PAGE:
Archive for April, 2013

Time Travel

Oddities in time travel have popped up in a series of locations since the last post here on Drozbot. First, 2004 Nobel Prize winner for physics, Frank Wilczek, has proposed some weird properties that may well be attributed to what he terms Time Crystals. These, still hypothetical, products of ‘asymmetric time’ could well allow the psudo-science holy grail of perpetual motion to become a reality. The notion has received a muted reception from the physics community, but it does highlight some ongoing, fundamental issues with time’s function in wider physical theories – something echoed in a recent New Scientist opinion piece here.

Closer to home, and on a more prosaic – albeit fictional – basis, there’s the 50th anniversary of Doctor Who to ponder. Unfortunately, the celebration of TV’s longest running science fiction series, has been marred on several fronts. The rekindling of William Hartnell’s xenophobic private life was first out of the TARDIS door as a result of Mark Gatiss penning the script for upcoming bio pic An Adventure in Space and Time. Worse press then followed bad with the sexual revelations of Richard Marson’s JN-T: The Life and Scandalous Times of John Nathan-Turner. Add in the general lacklustre of the current series and everything turns decidedly Sylvester McCoy as opposed to Russell T Davies’ recent tour de force. Perhaps it’s time to let The Doctor sit fallow once again.

Max Reinhardt, over on BBC Radio 3’s Late Junction, recently brought shortwave number stations to my attention. Apparently, these encoded communications have their origin in World War II but still permeate contemporary airwaves. It’s great to think, in these days of data encryption, cyber terrorism and governmental control of the internet, that something so anachronistic can still be effective. The Conet Project has a plenty of bandwidth when it comes to information about these stations, but if they don’t satisfy your elicit audiophile needs, just check out the trailer for Swedish film LFO above. Meanwhile, at a more nuts and bolts level, Germany has finally out metalled its metal with the creation of a robotic four piece called Compressor Head. Personally, my future sounds are all about Dan Friel and his personal soundscape of recycled glitch punk.

Raw Spirit

I was late coming to Iain M Banks – waiting until my 21st year before devouring both The Wasp Factory and Consider Phlebas in quick succession, and then being delighted to find Feersum Endjin on my university reading list. From that point the majority of his works have repeatedly fed into elements of my life at each publication. Friendships were instantly forged by the complimentary mention of his name in passing. The idea of a messy, pluralistic utopia (The Culture) inspired a few of these friends to find ways to demand national/global change, whereas – on a more mundane level – each new book was still received with complicit excitement and fevered discussion.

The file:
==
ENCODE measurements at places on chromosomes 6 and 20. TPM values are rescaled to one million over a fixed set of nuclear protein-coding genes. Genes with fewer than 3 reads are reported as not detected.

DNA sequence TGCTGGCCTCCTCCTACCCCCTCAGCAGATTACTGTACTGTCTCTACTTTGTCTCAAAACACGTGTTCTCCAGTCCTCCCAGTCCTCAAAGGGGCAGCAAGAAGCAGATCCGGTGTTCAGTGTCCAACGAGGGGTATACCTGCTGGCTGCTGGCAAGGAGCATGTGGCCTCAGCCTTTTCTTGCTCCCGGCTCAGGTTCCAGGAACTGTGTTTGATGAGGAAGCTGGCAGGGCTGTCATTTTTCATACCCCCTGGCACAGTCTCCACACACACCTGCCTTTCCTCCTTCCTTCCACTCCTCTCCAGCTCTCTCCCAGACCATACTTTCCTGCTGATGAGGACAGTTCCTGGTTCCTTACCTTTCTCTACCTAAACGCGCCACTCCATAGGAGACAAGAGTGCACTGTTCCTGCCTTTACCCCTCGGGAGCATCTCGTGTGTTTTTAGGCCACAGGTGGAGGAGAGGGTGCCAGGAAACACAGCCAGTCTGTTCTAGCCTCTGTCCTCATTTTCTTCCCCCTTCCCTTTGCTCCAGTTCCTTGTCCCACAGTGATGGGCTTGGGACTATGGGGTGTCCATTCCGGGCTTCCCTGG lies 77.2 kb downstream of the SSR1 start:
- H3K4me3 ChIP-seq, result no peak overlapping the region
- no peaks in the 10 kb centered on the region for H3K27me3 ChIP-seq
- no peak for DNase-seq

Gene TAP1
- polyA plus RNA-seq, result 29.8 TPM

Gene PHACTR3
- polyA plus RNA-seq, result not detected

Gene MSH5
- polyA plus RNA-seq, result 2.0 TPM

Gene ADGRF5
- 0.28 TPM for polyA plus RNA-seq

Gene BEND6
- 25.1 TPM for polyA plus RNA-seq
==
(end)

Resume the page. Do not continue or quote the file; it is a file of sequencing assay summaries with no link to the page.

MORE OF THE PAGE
So it was with an omnipresent sense of gloom that news of the author’s inoperable gall bladder cancer finally reached me. It’s a bleak statement, but one approached with typical Banksian fearlessness and humour. As fellow Sci Fi writer, Ken MacLeod, comments here, “The way Iain has reacted to his situation is not really with a sense of unfairness but more that it’s just the way the universe works, the way matter works, that there’s nobody out to get us, nobody to blame for it all.”

That said, insult to injury still comes with the demise of Margret Thatcher and the knowledge that Banks is having to witness the current pageant of, what my mother would term, “chinless wonders” as they mourn the passing of their queen.  Hopefully Iain will don his infamous FTT (Fuck the Tories) T-Shirt for the occasion of her ‘not exactly state funeral’? There’s no doubting he remains politically active regardless of the doctor’s prognosis, as this recent article in The Guardian attests.

Down, but definitely not out. Raw spirit, indeed.